In recent weeks, the Internet has been buzzing with talk about the impact of smartphone use on child and adolescent mental health following the publication of an open letter to Apple from investors asking the company to, “develop new software tools that would help parents control and limit phone use more easily and to study the impact of overuse on mental health.” As a mental health professional, I am acutely aware of the need for a better understanding of how “sticky” digital devices and apps (smartphones, social media, games, etc.) affect our children. Improved parental controls on phones and other digital devices are sorely needed, especially for parents of kids who struggle with attention challenges and impulsivity.
While we will need to wait for research to be conducted and new parental controls to be released, there are things that parents of kids with ADHD can do now to gain more control over digital device use in their home.
Deciding on what the rules should outline can be challenging, so set aside some time to really think this through. Consider: (1) how often can your child use devices, (2) how long can your child use devices at any given time, (3) what is your child allowed to do with the device, (4) how will you monitor his or her activity, and (5) what will happen if he or she violates a technology rule?
While there aren’t any hard and fast rules around how much screen time kids should be getting in a day, I generally recommend that parents keep it to no more than 30 minutes - excluding homework-related activities or FaceTime with family members. So, that’s 30 minutes to spend watching YouTube videos or playing games each day. Most parents make exceptions for snow days, sick days, or the occasional Saturday or Sunday, but otherwise, it’s important to be consistent. If 30 minutes seems like far too little time, resist the urge to simply bump it up to 1 hour or more. First, consider alternative activities for your child, whether these are scheduled activities, or things they can do at home. Is there a way to shift the focus of his or her time from devices to non-screen activities? Most of the time, making the shift isn’t hard if the activities are things that your child really enjoys.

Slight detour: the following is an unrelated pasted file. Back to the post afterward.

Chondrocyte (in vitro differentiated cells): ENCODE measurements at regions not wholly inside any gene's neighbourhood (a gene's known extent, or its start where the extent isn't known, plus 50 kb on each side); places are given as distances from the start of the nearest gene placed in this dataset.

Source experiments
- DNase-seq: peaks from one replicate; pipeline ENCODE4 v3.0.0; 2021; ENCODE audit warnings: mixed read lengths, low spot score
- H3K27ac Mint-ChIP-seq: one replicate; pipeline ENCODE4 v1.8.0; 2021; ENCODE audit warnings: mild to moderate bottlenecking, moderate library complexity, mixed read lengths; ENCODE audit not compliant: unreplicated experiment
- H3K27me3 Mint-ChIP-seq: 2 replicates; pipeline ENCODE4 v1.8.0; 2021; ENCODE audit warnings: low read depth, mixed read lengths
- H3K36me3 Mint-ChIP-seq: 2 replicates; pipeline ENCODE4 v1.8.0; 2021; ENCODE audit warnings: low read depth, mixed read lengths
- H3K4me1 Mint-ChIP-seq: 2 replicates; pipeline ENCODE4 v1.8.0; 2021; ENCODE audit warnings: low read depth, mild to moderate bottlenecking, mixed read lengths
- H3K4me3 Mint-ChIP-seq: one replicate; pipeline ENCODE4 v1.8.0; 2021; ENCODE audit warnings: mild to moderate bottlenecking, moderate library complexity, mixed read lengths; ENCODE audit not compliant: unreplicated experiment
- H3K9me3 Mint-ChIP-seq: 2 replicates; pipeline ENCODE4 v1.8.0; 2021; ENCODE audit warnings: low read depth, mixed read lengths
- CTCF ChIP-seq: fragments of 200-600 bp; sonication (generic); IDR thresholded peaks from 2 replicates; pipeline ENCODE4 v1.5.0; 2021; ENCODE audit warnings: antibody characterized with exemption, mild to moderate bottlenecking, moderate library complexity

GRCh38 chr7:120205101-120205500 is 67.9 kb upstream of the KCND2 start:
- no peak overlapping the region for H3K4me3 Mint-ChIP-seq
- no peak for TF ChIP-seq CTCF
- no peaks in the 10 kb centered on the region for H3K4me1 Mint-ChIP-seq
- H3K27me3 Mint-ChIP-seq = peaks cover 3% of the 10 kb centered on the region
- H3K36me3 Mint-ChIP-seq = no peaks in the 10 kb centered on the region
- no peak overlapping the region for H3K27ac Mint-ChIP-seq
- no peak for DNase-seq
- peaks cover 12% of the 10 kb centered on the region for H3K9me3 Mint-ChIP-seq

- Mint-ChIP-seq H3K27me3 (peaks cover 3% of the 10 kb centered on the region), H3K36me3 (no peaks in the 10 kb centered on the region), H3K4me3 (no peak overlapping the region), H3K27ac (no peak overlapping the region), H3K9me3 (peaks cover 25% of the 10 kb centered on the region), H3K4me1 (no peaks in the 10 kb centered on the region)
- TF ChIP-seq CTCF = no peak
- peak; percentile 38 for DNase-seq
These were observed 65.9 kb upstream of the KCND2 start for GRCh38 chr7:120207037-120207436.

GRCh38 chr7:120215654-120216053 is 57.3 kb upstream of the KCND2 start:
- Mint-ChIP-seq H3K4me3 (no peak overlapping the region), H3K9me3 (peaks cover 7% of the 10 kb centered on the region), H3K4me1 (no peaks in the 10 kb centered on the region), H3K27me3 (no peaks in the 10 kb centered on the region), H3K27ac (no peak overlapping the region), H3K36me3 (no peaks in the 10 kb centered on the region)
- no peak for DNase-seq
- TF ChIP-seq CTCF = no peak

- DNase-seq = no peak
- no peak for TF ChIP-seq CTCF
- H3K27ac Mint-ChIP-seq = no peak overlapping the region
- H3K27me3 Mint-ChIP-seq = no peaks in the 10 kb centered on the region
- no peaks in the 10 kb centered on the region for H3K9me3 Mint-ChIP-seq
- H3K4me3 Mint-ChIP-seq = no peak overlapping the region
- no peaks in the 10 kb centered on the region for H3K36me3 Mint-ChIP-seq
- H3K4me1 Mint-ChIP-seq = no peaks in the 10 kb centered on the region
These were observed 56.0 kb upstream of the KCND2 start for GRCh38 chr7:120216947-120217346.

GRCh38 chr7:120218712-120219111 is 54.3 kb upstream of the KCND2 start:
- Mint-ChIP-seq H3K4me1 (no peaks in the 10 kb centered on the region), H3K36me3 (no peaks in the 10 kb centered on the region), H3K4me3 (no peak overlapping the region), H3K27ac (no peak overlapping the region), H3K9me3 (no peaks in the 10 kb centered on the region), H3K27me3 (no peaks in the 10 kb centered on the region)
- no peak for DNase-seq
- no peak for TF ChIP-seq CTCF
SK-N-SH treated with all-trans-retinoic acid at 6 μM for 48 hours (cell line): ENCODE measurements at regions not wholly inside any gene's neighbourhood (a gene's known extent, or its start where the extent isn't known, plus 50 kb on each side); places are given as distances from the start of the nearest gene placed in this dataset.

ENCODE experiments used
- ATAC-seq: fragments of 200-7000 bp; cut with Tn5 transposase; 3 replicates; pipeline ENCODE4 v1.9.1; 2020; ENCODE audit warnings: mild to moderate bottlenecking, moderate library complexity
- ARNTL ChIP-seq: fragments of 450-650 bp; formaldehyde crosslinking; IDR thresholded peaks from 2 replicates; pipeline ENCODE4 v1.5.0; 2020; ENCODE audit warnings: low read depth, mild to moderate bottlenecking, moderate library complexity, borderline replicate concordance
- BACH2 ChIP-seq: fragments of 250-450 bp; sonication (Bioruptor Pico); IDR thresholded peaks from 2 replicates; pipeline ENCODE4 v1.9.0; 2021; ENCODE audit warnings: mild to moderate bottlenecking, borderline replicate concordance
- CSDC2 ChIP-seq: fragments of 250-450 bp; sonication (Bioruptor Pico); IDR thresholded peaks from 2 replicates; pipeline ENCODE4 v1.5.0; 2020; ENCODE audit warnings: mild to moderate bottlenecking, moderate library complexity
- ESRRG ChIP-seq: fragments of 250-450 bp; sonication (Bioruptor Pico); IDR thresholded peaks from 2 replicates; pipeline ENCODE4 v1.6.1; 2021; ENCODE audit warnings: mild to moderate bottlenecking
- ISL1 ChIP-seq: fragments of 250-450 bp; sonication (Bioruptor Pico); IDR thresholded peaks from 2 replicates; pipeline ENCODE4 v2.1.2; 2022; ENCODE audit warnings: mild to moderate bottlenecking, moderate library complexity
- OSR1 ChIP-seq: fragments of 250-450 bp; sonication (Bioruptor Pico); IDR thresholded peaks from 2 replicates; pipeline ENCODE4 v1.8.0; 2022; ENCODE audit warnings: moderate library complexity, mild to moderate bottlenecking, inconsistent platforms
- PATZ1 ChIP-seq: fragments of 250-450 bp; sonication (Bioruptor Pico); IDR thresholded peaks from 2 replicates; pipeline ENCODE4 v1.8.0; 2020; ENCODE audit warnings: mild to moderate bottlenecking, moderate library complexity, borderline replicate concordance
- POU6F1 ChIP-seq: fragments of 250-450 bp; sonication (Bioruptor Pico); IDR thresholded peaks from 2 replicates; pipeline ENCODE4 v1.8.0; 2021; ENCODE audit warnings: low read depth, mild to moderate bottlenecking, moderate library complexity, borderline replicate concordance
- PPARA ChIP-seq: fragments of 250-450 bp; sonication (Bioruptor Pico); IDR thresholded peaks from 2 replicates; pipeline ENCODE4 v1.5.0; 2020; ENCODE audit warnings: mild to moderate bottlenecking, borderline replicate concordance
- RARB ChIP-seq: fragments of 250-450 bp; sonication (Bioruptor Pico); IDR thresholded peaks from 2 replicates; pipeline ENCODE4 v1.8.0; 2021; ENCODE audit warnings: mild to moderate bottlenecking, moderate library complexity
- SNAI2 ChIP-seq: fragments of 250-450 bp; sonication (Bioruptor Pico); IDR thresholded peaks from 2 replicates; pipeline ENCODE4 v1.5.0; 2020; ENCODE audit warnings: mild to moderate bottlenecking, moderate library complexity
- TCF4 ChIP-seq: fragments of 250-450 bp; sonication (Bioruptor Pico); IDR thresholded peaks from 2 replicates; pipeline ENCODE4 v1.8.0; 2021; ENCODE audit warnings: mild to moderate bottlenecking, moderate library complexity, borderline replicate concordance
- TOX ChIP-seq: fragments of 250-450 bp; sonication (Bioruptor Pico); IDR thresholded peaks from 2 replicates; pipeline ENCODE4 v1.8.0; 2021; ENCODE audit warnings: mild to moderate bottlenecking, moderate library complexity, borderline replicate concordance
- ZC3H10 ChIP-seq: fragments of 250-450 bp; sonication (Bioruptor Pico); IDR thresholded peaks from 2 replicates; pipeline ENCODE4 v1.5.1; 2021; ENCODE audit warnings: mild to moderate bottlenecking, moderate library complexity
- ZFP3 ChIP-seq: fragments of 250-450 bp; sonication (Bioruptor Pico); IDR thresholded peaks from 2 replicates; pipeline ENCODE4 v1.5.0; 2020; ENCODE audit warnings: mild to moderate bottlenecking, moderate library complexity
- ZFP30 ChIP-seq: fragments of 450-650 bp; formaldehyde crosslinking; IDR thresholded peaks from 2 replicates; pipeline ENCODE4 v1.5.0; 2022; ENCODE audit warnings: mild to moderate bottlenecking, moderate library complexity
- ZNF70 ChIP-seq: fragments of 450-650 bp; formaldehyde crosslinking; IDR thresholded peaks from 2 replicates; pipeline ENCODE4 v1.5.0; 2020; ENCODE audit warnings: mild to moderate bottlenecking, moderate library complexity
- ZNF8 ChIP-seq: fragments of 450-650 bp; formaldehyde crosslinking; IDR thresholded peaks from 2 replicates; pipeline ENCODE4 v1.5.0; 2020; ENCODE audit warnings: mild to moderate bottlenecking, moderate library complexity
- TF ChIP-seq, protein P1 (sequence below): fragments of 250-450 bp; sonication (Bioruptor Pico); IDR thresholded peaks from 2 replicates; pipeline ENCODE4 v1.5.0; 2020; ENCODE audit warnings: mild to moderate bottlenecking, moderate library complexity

Once you’ve outlined your technology rules, have a family meeting. Talk about some of the challenges your family has been having with screen time (arguments, less quality time, lack of interest or time for other activities, etc.). Let your kids know that scientists are learning that too much time spent using phones, tablets, and videogames can make kids and adults unhealthy, just like eating too many sweets can take a toll on your health over time. Give your kids an opportunity to talk about some of the things they’ve noticed are a problem with digital device use at home. Don’t be surprised if they call out your own smartphone use as a problem! Be willing to make some compromises with your own device use, to be a good role model for your kids. In fact, I’d recommend reading this recent Washington Post article on this very topic before your family meeting so you’re fully prepared for the conversation.
Managing a child’s digital device use is one of the biggest challenges faced by many parents of kids with ADHD (often it’s second only to dealing with homework time!). Your guidelines, strategies, and rules will need to evolve and adapt as your child grows and technology changes. Fortunately, there are great resources available online that can help you make smart decisions, and set the technology limits that your child needs.
Additional Online Resources:
Family Online Safety Institute https://www.fosi.org/
Common Sense Media https://www.commonsensemedia.org/
The Social Institute https://thesocialinstitute.com/
Mary Rooney, Ph.D., is a licensed clinical psychologist in the Department of Psychiatry at the University of California San Francisco. Dr Rooney is a researcher and clinician specializing in the evaluation and treatment of ADHD and co-occurring behavioral, anxiety, and mood disorders. A strong advocate for those with attention and behavior problems, Dr. Rooney is committed to developing and providing comprehensive, cutting edge treatments tailored to meet the unique needs of each child and adolescent. Dr. Rooney's clinical interventions and research avenues emphasize working closely with parents and teachers to create supportive, structured home and school environments that enable children and adolescents to reach their full potential. In addition, Dr. Rooney serves as a consultant and ADHD expert to Huntington Learning Centers.
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This website does not provide medical advice, diagnosis, or treatment. The material on this site is provided for educational purposes only.